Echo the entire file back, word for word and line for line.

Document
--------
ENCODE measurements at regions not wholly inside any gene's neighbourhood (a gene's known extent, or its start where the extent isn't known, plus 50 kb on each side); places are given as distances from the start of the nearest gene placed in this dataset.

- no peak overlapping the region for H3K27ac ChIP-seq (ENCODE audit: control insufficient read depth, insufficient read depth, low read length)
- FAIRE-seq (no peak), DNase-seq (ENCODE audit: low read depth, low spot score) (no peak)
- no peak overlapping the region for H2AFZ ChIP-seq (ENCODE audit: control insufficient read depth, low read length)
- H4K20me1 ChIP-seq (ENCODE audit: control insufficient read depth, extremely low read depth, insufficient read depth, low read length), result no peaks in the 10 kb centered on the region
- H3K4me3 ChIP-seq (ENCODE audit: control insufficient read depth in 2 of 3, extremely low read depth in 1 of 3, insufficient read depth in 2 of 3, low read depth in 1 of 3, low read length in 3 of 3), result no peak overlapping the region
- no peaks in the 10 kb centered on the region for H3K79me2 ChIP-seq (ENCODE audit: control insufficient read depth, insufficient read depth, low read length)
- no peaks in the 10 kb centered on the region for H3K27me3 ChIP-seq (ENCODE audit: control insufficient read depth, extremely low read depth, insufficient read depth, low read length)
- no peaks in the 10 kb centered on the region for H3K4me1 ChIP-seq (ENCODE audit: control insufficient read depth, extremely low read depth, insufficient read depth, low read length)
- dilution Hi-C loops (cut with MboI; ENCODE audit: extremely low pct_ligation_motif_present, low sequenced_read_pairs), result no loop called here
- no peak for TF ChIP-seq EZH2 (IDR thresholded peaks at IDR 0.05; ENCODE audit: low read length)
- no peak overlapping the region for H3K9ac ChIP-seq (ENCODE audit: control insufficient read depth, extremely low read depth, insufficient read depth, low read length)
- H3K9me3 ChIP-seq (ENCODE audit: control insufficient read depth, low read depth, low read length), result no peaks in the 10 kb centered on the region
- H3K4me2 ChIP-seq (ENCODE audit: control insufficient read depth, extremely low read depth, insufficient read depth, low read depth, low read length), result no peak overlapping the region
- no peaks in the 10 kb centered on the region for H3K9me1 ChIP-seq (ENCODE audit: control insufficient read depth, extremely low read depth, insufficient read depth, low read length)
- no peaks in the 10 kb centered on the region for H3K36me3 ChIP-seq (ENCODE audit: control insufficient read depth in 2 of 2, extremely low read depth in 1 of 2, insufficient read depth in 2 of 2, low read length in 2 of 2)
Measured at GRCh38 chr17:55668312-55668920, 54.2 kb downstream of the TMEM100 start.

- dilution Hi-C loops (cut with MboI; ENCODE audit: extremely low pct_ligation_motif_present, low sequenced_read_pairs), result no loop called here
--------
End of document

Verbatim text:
ENCODE measurements at regions not wholly inside any gene's neighbourhood (a gene's known extent, or its start where the extent isn't known, plus 50 kb on each side); places are given as distances from the start of the nearest gene placed in this dataset.

- no peak overlapping the region for H3K27ac ChIP-seq (ENCODE audit: control insufficient read depth, insufficient read depth, low read length)
- FAIRE-seq (no peak), DNase-seq (ENCODE audit: low read depth, low spot score) (no peak)
- no peak overlapping the region for H2AFZ ChIP-seq (ENCODE audit: control insufficient read depth, low read length)
- H4K20me1 ChIP-seq (ENCODE audit: control insufficient read depth, extremely low read depth, insufficient read depth, low read length), result no peaks in the 10 kb centered on the region
- H3K4me3 ChIP-seq (ENCODE audit: control insufficient read depth in 2 of 3, extremely low read depth in 1 of 3, insufficient read depth in 2 of 3, low read depth in 1 of 3, low read length in 3 of 3), result no peak overlapping the region
- no peaks in the 10 kb centered on the region for H3K79me2 ChIP-seq (ENCODE audit: control insufficient read depth, insufficient read depth, low read length)
- no peaks in the 10 kb centered on the region for H3K27me3 ChIP-seq (ENCODE audit: control insufficient read depth, extremely low read depth, insufficient read depth, low read length)
- no peaks in the 10 kb centered on the region for H3K4me1 ChIP-seq (ENCODE audit: control insufficient read depth, extremely low read depth, insufficient read depth, low read length)
- dilution Hi-C loops (cut with MboI; ENCODE audit: extremely low pct_ligation_motif_present, low sequenced_read_pairs), result no loop called here
- no peak for TF ChIP-seq EZH2 (IDR thresholded peaks at IDR 0.05; ENCODE audit: low read length)
- no peak overlapping the region for H3K9ac ChIP-seq (ENCODE audit: control insufficient read depth, extremely low read depth, insufficient read depth, low read length)
- H3K9me3 ChIP-seq (ENCODE audit: control insufficient read depth, low read depth, low read length), result no peaks in the 10 kb centered on the region
- H3K4me2 ChIP-seq (ENCODE audit: control insufficient read depth, extremely low read depth, insufficient read depth, low read depth, low read length), result no peak overlapping the region
- no peaks in the 10 kb centered on the region for H3K9me1 ChIP-seq (ENCODE audit: control insufficient read depth, extremely low read depth, insufficient read depth, low read length)
- no peaks in the 10 kb centered on the region for H3K36me3 ChIP-seq (ENCODE audit: control insufficient read depth in 2 of 2, extremely low read depth in 1 of 2, insufficient read depth in 2 of 2, low read length in 2 of 2)
Measured at GRCh38 chr17:55668312-55668920, 54.2 kb downstream of the TMEM100 start.

- dilution Hi-C loops (cut with MboI; ENCODE audit: extremely low pct_ligation_motif_present, low sequenced_read_pairs), result no loop called here